Wisconsin Bill Would Protect Physician Apologies to Patients

A bill that would let Wisconsin physicians and other healthcare providers express sympathy without fear of those statements being used against them in court is headed toward the state Senate, according to an Associated Press report via the Green Bay Press-Gazette.

The state Assembly passed the bill Tuesday, making the bill en route to the state Senate. The measure would make apologies, condolences or expressions of sympathy inadmissible as evidence in civil court or in administrative hearings regarding the provider's actions, according to the report.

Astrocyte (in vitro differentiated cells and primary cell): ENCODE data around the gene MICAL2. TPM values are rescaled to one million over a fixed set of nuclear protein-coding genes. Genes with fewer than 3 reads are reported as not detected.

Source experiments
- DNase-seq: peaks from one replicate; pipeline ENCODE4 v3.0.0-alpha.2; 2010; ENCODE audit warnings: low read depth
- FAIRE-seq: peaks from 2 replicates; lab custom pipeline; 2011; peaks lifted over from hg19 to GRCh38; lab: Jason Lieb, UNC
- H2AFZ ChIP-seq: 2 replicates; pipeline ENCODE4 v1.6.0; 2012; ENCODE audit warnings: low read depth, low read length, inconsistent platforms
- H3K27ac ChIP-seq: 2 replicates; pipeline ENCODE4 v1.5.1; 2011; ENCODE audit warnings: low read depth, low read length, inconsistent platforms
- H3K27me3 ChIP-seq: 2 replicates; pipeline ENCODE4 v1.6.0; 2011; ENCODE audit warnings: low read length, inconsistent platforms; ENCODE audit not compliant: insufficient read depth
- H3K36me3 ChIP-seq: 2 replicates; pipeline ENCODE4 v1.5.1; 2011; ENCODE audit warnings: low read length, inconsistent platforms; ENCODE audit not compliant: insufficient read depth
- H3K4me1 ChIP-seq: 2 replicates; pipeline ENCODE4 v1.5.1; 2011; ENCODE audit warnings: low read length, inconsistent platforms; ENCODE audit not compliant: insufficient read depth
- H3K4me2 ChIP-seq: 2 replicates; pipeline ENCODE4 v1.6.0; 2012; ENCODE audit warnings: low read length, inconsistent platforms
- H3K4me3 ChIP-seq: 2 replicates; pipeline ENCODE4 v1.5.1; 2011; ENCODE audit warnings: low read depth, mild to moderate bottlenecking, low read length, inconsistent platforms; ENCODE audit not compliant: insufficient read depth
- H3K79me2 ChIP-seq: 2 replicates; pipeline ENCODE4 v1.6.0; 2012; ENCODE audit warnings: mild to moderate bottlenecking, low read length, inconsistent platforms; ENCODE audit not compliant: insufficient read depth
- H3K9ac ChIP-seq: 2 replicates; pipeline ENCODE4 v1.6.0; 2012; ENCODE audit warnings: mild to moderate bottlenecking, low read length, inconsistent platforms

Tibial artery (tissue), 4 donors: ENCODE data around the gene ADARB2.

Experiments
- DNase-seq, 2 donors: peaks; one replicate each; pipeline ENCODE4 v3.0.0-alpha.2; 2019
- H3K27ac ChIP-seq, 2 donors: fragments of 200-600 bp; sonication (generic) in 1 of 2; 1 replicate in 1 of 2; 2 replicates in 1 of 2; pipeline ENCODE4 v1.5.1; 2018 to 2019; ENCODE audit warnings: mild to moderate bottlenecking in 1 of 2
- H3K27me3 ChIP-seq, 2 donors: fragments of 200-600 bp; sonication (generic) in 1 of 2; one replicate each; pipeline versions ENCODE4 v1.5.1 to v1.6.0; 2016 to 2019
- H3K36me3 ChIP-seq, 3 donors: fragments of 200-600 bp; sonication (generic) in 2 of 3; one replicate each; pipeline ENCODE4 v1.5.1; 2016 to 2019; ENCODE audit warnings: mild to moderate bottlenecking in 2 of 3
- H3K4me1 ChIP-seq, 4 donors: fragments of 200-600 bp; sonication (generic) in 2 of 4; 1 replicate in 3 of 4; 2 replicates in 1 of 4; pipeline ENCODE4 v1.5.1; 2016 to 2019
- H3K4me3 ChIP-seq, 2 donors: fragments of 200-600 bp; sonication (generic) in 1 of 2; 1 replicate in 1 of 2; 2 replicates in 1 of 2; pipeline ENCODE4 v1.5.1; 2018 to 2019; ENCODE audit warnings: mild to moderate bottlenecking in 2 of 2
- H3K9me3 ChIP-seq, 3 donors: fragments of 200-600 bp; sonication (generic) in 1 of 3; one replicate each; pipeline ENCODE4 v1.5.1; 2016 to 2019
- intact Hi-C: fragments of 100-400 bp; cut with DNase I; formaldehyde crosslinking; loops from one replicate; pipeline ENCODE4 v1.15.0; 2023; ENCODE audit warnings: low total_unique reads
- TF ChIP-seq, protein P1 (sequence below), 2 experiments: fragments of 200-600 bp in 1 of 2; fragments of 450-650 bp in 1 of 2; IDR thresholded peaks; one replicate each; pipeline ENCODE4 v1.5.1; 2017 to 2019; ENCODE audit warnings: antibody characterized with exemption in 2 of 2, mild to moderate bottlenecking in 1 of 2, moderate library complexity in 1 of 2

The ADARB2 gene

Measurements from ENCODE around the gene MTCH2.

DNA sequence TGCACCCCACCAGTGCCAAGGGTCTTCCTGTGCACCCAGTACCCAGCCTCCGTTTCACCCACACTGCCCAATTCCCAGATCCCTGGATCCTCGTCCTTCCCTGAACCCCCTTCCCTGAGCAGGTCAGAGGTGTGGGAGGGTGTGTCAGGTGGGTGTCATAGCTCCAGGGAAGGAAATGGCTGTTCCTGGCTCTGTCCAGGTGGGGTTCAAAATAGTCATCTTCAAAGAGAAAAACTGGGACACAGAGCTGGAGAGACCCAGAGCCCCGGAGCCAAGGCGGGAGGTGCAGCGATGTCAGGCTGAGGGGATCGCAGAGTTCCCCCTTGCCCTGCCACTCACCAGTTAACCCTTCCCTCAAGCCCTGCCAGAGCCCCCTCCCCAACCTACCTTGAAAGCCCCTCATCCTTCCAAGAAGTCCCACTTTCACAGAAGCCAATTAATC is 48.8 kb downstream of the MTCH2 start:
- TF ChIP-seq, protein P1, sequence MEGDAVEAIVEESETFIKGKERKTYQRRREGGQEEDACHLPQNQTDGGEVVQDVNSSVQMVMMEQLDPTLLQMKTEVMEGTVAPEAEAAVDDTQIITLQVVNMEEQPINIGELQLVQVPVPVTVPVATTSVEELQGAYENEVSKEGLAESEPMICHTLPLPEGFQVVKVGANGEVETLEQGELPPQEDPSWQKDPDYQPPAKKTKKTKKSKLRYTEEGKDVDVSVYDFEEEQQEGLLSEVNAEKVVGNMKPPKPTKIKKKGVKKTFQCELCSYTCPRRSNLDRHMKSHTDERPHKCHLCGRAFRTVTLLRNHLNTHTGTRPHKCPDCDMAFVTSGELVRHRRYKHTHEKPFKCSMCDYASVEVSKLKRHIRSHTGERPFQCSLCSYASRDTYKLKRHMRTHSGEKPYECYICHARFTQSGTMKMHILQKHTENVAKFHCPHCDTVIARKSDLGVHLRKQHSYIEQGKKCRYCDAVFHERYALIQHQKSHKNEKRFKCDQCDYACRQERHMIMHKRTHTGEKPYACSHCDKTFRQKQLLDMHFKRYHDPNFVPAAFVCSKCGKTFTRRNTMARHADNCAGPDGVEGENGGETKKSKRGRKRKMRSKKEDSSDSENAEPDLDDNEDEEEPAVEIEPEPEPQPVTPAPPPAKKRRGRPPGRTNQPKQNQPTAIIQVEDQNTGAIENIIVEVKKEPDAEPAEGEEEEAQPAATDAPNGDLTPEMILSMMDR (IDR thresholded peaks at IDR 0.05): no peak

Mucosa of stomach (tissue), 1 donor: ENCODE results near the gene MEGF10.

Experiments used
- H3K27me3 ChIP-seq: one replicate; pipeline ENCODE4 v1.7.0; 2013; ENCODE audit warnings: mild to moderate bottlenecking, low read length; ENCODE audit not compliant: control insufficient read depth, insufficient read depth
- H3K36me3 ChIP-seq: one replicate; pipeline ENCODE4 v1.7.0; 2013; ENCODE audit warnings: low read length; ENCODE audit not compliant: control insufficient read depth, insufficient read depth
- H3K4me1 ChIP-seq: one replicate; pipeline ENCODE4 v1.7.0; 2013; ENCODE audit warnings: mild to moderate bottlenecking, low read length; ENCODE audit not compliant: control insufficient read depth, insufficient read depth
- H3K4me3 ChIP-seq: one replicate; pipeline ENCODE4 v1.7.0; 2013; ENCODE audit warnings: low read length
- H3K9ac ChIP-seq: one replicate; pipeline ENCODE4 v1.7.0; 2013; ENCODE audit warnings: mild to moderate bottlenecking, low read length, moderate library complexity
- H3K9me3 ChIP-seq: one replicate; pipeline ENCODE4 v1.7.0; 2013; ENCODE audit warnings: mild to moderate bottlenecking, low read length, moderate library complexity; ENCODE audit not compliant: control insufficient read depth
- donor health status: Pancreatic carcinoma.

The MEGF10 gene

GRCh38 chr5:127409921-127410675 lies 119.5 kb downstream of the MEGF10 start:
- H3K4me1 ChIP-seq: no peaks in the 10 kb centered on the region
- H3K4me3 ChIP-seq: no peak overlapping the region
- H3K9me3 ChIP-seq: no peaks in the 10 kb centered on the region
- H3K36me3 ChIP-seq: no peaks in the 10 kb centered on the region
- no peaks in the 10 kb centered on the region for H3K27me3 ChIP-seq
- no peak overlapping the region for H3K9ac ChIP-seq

This week, Wisconsin's state Senate approved a separate bill that would change a law requiring physicians to share certain information with patients, or their duty of informed consent. Under that bill, providers would need to share information about available alternative treatments "to a reasonable physician standard." The law previously required information meet "reasonable patient standard." It would also expand the duty of informed consent to apply to chiropractors, dentists, podiatrists and optometrists.

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